Scientists are constantly on the hunt for new solutions to help fight climate change, some of which are pretty unusual. Most recently, kelp is taking climate action by storm. Some people call it a miracle plant. Kelp is a type of seaweed that grows along the coastline in forests of long ribbons. Similarly to bamboo, it grows at rapid rates: up to 60cm (2ft) per day – creating a luscious underwater oasis.
Kelp absorbs CO2 as it grows
While carbon capture technology helps remove carbon dioxide from the atmosphere, turning to nature-based climate solutions offers just as much opportunity. Just like any other plant or tree, kelp absorbs carbon dioxide and produces oxygen. It actually plays a huge role in tackling climate change as it’s responsible for producing 70% of the Earth’s oxygen.
One of the coolest things about kelp is its carbon sequestration process. It absorbs carbon dioxide while it grows – up to 600 million tonnes every year, which is more than double the number of emissions produced by the UK each year. It transforms carbon dioxide into biomass through photosynthesis. Once the carbon dioxide is locked into the kelp, it sinks to the bottom of the ocean and can be stored underground or harvested for use.
And according to scientists at Harvard University, a kelp forest can absorb 20 times more carbon dioxide than the same area of land forest. These are crazy positive statistics!
In comparison to some land forests, kelp farms do not face threats of deforestation or wildfires. They don’t need pesticides, freshwater or fertiliser to grow either. It’s completely natural and doesn’t rely on external resources. Kelp forests don’t take away precious land for livestock or food production. And not to mention how long it takes trees to grow!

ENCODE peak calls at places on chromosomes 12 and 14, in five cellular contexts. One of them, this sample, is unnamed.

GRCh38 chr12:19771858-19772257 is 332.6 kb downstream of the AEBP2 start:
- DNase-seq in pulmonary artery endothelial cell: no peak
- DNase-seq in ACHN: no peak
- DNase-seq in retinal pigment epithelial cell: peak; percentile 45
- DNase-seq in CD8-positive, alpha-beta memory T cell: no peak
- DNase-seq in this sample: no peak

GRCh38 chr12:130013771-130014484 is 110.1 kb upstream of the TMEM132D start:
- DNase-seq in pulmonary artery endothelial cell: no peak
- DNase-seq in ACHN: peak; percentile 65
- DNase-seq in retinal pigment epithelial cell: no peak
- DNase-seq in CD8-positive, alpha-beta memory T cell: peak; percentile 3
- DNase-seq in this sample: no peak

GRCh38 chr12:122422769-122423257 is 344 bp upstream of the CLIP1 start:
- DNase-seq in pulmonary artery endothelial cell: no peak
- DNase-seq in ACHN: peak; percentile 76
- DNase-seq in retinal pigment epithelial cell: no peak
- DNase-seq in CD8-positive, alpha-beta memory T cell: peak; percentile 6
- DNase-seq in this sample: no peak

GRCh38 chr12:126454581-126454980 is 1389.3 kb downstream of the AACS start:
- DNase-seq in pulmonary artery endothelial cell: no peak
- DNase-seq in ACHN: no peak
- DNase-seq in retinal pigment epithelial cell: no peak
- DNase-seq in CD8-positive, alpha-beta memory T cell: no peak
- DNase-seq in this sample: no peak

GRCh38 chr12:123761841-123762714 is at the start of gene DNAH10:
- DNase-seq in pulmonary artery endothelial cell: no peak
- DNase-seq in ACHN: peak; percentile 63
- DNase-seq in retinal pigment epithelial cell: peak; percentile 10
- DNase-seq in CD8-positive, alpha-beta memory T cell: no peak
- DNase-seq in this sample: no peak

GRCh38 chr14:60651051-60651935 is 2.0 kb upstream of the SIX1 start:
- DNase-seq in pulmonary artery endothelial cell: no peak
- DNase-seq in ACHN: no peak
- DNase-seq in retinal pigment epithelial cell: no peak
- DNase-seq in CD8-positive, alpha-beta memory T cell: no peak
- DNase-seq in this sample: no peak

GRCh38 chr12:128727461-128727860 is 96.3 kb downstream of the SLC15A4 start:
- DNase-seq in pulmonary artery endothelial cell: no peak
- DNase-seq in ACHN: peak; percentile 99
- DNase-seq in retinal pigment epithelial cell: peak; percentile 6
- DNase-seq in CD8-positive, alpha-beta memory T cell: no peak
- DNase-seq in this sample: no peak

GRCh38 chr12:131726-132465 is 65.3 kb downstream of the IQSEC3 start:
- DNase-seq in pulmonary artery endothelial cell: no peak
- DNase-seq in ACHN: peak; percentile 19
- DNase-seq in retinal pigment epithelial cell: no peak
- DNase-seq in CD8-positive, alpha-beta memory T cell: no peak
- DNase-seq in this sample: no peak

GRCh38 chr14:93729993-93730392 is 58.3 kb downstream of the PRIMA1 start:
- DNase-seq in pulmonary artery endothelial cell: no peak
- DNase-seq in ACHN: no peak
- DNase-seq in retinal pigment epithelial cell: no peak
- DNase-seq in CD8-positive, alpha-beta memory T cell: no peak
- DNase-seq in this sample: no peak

National Geographic reports that scientists are now calling for industrial-sized farms where kelp is grown to its maturity and then harvested and sunk deep into the ocean. However, research and development are still in their early days.
Kelp enhances ocean biodiversity
Kelp forests help maintain rich marine ecosystems and are home to all kinds of marine life such as fish, invertebrates, mammals and more. Fish find shelter in kelp, sea urchins eat it and various prey moves into the forest, drawing more predators. Its natural shape also protects eggs because it slows the movement of water and prevents them from drifting away. This creates a balanced and productive ecosystem which keeps the world turning.
Plus, it prevents erosion and retains nearshore sand from storm-driven tides. It also keeps waterways clean and fresh by absorbing excess nutrients from wastewater.
But like all of the ocean, kelp forests face many threats like unsustainable fishing, plastic waste, dredging and pollution.
Kelp is healthy for your body and mind
Seaweed isn’t just good for the environment, it’s good for your body too. It is a staple in many Asian cuisines and due to its high protein, vitamins and nutrients like iodine, more and more people are starting to eat kelp. Research by the National Institutes of Health suggests eating seaweed supports thyroid health, metabolism, cognitive function and your nervous system and nourishes your skin. That’s why it’s starting to be used in cosmetics, pharmaceuticals, livestock feed and fertiliser.
Kelp is available in pretty much any form as food or a supplement. Healthline recommends consuming it alongside a broader, nutritious diet. Additionally, because of its high absorption qualities, kelp may also absorb heavy metals like arsenic, cadmium and lead. When buying kelp to consume, it’s best practice to look for certified organic versions that have been tested for arsenic.
All in all, kelp presents amazing opportunities for the planet. With more research and funding, kelp farms can play a pivotal role in combating climate change.